I thought I'd share this article I found on MSN about financial New Year's resolutions:
5 financial New Year's resolutions
If you've made plans to eat right and exercise, be sure to add a couple of to-do's that will be sure to improve the health of your finances.
Lay a balanced investment groundwork
Made any New Year's resolutions yet? Focusing on the state of your financial health can pay big dividends down the road.
Resolve this year to lay the groundwork for a balanced investment portfolio. Ask yourself: Does my current asset allocation still match my risk tolerance and time horizon? Are changes in order?
The reason to undertake this exercise is simple: The stock market's gyrations over the past few years may have shifted the value of your stock holdings above or below their projected levels. If your portfolio has changed significantly, consider a rebalancing -- either by selling some of your stock or bond investments or by purchasing more stock, bond or cash investments.
Create a nest for the future
Rather than just hoping you'll have enough for a comfortable retirement, resolve to take time to calculate how much you'll need -- and how much you'll need to save.
Think through the "must-have" expenses, such as housing, and the "nice-to-have" expenses, like annual vacations to the tropics or a ski resort. Once you've figured out what your future liabilities could be, you can establish a realistic accumulation goal and ensure that you're on course to reach it.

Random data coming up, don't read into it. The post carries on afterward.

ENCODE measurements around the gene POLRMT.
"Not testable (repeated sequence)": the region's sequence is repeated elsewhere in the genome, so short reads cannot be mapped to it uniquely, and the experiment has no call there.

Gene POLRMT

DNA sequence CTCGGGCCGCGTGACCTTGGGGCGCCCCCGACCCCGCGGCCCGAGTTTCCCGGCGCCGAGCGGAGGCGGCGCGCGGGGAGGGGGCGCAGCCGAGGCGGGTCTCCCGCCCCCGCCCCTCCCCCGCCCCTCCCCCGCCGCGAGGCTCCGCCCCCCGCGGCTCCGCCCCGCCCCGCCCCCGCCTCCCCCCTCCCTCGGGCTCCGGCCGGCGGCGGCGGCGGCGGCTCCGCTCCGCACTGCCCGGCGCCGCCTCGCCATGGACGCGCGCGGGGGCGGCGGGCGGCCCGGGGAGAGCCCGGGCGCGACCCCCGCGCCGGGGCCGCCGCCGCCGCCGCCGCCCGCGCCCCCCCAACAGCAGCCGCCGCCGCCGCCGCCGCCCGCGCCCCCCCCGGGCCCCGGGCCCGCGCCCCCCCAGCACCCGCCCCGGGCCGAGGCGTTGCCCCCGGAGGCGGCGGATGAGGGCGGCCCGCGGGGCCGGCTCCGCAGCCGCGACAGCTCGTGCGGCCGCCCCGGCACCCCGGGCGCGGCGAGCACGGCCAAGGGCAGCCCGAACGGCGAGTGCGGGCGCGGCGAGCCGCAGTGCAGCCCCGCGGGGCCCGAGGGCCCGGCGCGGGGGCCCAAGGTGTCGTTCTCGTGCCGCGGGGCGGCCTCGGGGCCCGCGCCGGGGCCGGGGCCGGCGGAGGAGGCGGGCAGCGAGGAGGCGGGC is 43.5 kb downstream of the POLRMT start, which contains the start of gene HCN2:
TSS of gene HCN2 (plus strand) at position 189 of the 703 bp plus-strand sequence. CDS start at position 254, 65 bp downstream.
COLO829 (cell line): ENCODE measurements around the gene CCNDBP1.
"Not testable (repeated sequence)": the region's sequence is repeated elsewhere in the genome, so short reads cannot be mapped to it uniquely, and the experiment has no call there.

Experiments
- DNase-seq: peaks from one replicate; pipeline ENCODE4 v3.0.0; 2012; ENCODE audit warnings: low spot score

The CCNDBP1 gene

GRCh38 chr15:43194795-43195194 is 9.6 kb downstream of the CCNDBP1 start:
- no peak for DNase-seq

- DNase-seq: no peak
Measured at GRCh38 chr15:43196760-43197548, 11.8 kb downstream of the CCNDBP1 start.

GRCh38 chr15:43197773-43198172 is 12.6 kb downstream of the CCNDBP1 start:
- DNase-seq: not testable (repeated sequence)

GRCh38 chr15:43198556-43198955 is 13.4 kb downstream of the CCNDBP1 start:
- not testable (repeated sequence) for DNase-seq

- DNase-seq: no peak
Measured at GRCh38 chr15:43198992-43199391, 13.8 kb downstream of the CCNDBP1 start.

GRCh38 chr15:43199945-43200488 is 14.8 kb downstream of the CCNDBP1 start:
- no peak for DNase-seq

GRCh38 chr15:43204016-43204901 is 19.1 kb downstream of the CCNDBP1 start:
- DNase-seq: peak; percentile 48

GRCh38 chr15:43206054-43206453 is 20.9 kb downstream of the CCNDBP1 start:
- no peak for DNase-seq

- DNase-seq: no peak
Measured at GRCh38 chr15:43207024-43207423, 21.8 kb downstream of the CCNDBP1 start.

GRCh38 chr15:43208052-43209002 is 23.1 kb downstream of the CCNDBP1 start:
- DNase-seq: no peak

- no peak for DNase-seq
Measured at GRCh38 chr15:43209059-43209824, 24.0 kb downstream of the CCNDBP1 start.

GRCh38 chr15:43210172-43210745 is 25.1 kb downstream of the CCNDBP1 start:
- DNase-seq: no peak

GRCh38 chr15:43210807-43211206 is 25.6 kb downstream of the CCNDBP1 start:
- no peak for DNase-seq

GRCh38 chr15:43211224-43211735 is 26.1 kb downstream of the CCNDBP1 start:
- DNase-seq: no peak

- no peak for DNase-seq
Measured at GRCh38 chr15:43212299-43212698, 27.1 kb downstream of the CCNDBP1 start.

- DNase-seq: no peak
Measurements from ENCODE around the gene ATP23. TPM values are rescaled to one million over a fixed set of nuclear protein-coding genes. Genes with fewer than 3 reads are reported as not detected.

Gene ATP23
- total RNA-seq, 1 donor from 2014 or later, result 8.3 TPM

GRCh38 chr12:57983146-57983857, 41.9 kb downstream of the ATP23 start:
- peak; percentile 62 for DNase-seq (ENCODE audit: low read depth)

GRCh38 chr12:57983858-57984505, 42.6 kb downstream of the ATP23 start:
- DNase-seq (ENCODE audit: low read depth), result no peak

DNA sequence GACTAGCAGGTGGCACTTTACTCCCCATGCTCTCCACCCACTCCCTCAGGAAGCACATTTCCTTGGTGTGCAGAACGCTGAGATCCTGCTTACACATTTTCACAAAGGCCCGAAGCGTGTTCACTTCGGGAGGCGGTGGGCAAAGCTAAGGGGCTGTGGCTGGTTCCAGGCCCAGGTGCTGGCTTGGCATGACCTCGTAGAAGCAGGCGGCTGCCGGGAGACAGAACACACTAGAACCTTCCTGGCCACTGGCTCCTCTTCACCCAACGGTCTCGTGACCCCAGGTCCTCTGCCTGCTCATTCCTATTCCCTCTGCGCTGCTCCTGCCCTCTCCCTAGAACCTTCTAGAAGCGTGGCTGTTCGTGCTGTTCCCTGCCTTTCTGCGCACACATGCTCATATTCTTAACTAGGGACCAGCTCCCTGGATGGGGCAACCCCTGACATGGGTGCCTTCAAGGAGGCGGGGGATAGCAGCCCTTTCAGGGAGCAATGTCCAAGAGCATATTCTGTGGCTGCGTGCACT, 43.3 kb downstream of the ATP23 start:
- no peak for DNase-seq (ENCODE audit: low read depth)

If you don't know how much you are going to need to retire comfortably, how will you know how much to save?
Check your family's financial security system
Unforeseen calamity can rob you of your savings and investments if you don't have the right financial security system in place. Many Americans are underinsured, which is a shame because insurance can help protect you and your loved ones from the costs of accidents, illness, disability and death. It is an important part of any sound financial plan.
Your individual need for coverage will depend on your age, family and financial situation. Whatever your situation, resolve this year to make a checklist of the insurance you have -- and equally important, what you lack -- to determine how best to safeguard your family's financial future.
Preserve the assets you've accumulated
You may not enjoy thinking about what will happen after you're gone, but failing to plan could cost your family and loved ones. A sound estate plan can help preserve your assets and keep them from being unnecessarily reduced by taxes.
Studies show that more than half of Americans die without a will. If you don't have one, resolve this year to put together an estate plan that includes an up-to-date will, a power of attorney and a living will, and is capable of utilizing estate-planning tools regarding charitable giving and joint ownership of property.
Protect your financial foundation from the ravages of debt
While you're putting the rest of your financial plan in order, don't neglect credit-card balances or other outstanding debt. Consider ways to either reduce your debt or manage it better. For example, you might be able to save on interest charges by consolidating and transferring your credit-card balance or by refinancing your mortgage.
Your financial house is a complex structure that needs regular upkeep. By keeping it in order throughout the year, you'll be well on your way to reaching your goals.
As with any New Year's resolution, it's all about the follow-through. How many times have you had a great idea and a moment later you couldn't remember it? Try using some of the financial aggregation tools available for free at websites such as Bundle.com or Mint.com.
I don't know how much I'll use the things in this article. However, here are a few of my goals for 2011:
Pay down at least $10,000 on the 2nd mortgage
Fully fund my IRA ($5,000)
Start saving for a new-to-us car. It will probably be a few years before I get one, but it doesn't hurt to start saving now.